From time to time I appear on various television programmes being interviewed about Central and Eastern European business issues. Usually it is Bloomberg TV, sometimes CNBC or CNN or, as today, on the BBC.
Being a "talking head" is a rather odd existence. Usually you only have about three minutes to try to convey often very complicated issues to a journalist who may still be struggling to understand how to pronounce people's names, never mind understand how they fit into the bigger picture. It is something of an art and rather tricky to maintain fluency when it is important to be as clear as possible. Nevertheless I quite enjoy the challenge. In fact I appear regularly enough to have started to play little games. One is to incorporate an unlikely word suggested by someone else into the interview. I think my favourite was "crepuscular", although this morning I also managed "precipitation" - some harmless fun and it brightens my approach to what even I will admit can be quite dull issues, a little bit.
It was an exceptionally early start this morning and unlike at Bloomberg, the BBC is a long way from the office (though fortunately close to my flat in central London) and they do tend to keep the guests hanging around a bit. Also, the BBC does seem to like to do make up, which really only CNBC does otherwise- I find I need a wash afterwards.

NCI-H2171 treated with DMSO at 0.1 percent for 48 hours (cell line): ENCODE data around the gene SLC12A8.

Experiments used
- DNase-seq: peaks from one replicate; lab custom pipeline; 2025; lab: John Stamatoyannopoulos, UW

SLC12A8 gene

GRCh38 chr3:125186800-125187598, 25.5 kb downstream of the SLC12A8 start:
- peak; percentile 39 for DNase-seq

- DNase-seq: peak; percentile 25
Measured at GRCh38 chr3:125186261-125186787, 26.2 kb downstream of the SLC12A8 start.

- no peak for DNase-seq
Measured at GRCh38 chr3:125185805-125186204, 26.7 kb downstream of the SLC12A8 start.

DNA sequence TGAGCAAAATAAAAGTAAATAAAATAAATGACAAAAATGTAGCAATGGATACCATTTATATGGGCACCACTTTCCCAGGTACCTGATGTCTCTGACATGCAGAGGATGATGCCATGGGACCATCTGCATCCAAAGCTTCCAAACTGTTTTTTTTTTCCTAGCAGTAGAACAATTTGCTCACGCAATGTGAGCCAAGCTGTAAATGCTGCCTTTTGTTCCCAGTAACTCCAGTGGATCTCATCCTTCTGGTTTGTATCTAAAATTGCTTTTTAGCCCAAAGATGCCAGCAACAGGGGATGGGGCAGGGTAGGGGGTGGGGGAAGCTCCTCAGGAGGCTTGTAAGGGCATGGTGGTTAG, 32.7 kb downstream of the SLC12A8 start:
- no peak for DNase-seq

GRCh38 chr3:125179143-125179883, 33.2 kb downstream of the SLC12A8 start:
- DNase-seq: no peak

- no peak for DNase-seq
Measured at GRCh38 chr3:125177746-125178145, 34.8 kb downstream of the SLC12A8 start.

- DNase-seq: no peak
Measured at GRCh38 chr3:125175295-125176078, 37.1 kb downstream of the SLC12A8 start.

Today was a brief discussion about the resignation of the Hungarian PM, and there are real chances that the country will either break the cycle of incontinent fiscal policy which it has established over the past eight or nine years or it will plunge into a deep period of economic gloom, coupled with political instability. It kind of depends on whether a technocrat like my old acquaintance Andras Simor is appointed or whether some more divisive and less competent figure comes through. That, dear reader, was more or less the entire substance of the interview- though I did not mention that I know Andras Simor.
I doubt that it added much to the sum of human knowledge- those that know about Hungary would want to know more, and those that don't probably don't care anyway. The only other surprises today were that I saw Jonathan Charles standing up- and was quite surprised to see that he was smaller than I am and that Sally Bundock is much prettier in real life than she is on the screen- it was the first time I had done a piece with her. Meanwhile the cavernous BBC newsroom is altogether a whole lot less high-tech than Bloomberg TV is- they even have paper scripts!
Funny thing was, I received several phone calls from friends who happened to see the piece- most unusual, perhaps even at 5.30 AM, there are more viewers on the BBC than I thought.